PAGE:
Monday Musings 13 June: Winter musings and the mid-year reset

Did you know that the word ‘winter’ originates from an old Germanic word meaning ‘time of water’? It refers to the rain, snow and sleet experienced in the Northern Hemisphere during this season. For this part of the world, winter officially begins on the 21st of December, the winter solstice, the day with the shortest period of daylight. The world slows down, quietly gathering its strength for the spring to come, while many animals go into hibernation.

Scientists now believe that early man may have done like a bear and overwintered in caves as well. This is according to fossil finds in a cave called the ‘Pit of Bones’ near Burgos in Spain, an apparent mass grave.

The arrested bone development in these remains, for several months a year, as well as the pattern of lesions in them, seems to imply that our ancestors were hibernators. This is because the same can be found in the bones of hibernating mammals like the cave bear.

Many moons later, when people had been walking upright for quite a while, they were still going to great lengths to survive the winter, from cuddling up with farm animals, heating up the bed with a pan of coals, to imbibing a little too much home brew just to stay warm.

Some rather strange traditions also emerged like the Kukeri monster parade in Bulgaria, where people wear terrifying masks and dress in fur and belts hung with huge bells. They then dance to frighten away evil spirits.

For many countries in the Northern Hemisphere, winter is synonymous with Christmas, New Year and carnival season; the celebrations that mark the end of the year, a period of revelry or herald the birth of spring. 

Here in the Southern Hemisphere, winter’s a little different – falling in the middle of the year, it’s when we retreat and cocoon. Our winter lends itself perfectly to a time of introspection and offers us an opportunity for a mid-year reset.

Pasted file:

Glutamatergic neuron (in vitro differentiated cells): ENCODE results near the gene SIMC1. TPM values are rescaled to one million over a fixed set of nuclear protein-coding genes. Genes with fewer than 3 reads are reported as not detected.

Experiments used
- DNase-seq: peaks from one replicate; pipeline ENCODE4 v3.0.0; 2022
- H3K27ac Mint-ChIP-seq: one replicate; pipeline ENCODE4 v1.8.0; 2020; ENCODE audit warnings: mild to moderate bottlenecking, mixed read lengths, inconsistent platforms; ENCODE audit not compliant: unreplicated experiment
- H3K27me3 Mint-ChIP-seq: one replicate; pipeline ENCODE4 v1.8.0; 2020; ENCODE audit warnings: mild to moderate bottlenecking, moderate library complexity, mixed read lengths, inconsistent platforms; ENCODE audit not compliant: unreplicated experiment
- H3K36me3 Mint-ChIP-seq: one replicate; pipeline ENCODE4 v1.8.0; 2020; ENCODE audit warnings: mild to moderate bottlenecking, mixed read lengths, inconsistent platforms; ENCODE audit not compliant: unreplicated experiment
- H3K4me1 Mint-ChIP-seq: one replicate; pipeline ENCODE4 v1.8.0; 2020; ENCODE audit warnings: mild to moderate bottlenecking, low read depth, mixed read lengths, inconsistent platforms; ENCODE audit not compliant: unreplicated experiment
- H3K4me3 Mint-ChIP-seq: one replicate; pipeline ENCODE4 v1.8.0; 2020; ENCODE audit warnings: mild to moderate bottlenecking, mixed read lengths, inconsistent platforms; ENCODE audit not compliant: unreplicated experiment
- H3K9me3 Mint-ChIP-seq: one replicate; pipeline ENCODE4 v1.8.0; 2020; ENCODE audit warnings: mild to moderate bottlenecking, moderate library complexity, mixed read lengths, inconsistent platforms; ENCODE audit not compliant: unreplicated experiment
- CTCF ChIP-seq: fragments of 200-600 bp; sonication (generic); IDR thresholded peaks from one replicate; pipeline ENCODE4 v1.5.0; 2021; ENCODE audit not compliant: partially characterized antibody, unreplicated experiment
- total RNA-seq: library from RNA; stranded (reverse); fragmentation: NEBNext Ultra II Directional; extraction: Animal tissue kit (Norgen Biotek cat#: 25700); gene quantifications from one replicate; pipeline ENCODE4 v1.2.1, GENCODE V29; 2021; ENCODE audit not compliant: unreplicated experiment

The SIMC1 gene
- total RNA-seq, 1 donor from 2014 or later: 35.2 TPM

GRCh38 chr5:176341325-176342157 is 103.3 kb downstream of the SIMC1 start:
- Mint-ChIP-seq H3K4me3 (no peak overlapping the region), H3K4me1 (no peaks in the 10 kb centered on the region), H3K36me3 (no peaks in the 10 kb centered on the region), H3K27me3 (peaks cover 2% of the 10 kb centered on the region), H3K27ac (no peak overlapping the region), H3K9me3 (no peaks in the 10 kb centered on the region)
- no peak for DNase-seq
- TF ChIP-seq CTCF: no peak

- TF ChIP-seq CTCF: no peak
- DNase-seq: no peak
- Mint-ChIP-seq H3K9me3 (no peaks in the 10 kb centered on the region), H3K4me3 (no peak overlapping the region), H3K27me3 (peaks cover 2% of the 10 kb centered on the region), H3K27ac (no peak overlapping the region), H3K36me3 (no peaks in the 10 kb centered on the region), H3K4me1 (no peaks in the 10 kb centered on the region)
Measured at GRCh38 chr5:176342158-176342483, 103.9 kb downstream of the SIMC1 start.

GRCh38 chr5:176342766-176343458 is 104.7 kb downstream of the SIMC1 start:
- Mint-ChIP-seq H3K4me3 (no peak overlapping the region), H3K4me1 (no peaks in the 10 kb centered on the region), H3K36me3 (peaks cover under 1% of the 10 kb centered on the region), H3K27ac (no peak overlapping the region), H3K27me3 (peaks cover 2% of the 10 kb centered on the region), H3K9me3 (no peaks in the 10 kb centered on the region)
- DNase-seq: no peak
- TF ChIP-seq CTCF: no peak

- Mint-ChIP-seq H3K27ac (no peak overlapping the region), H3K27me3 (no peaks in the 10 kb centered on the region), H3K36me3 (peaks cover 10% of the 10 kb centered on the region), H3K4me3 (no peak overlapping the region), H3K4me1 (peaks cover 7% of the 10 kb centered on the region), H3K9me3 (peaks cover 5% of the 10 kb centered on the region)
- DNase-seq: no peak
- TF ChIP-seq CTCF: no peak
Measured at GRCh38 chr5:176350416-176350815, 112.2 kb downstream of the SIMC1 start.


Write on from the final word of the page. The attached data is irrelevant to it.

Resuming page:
How to do a mid-year reset

Life coaches recommend we take stock of where we are in our lives once or twice a year. Those among us who still do New Year’s Resolutions are pretty much doing that on 1 January, but perhaps with less depth than a reset requires. Which makes six months later the perfect time to review.

As for the rest of us, there’s no time like the present for a reset, right?

Monday Musings 13 June: Winter musings and the mid-year reset 1

The benefits of writing down your feelings, goals, and problems have been well-documented and researched. Also called journaling, it helps you focus, prioritise, express yourself in a healthy way, process and release. For our mid-year reset, we’ll also be writing things down, but using lists to guide us.

Cultivate an ‘attitude of gratitude’

Yes, I know, it’s a buzz phrase, but it really works in practice. This is as simple as listing all the things that are working for you and that you’re grateful for, like having a wonderful circle of friends or being able to pay off some of your debt. While you may be aware of these things in your life, seeing them listed is an excellent reminder of how much good there really is.

Some people I know make a daily habit of gratitude – every day on waking, they write down just three things they’re grateful for in a journal. Whenever they’re feeling meh, they look at their three things and it becomes their reality check.

Break the cycle

As human beings, we tend to keep looping and repeating patterns and then wondering why we’re stuck in a rut or unhappy. We make the same choices, have the same reactions, or simply don’t know what to do differently to turn the tide. And while we believe we’re being limited by our circumstances, we’re the ones limiting ourselves.

This next step takes some serious soul-searching, though.

List the main things no longer working for you, like a friendship perhaps, an eating plan or even where you are in your life. Don’t get bogged down by listing too many – choose just a few. Mark each item according to:

1) what you’re able to let go of
2) take control of
3) transform

For example, if a friend is draining you with ongoing negativity or criticism and it’s an issue you’ve addressed with them but to no avail, then as hard as it is, maybe it’s time to let them go and make space in your life for positivity and positive friendships.

Find the courage to let go of what you can’t change – Anonymous

Is it your job or your living conditions causing you anxiety and if so, how much is in your power to change or control this situation? Be brutally honest with yourself as you consider these questions and write your answers.

Have you procrastinated in taking control or making a change? Are you fearful? What’s the worst that can happen? And the best?

Map out the steps you need to take. Make them baby steps. And remember… you’re the artist and the architect of your life…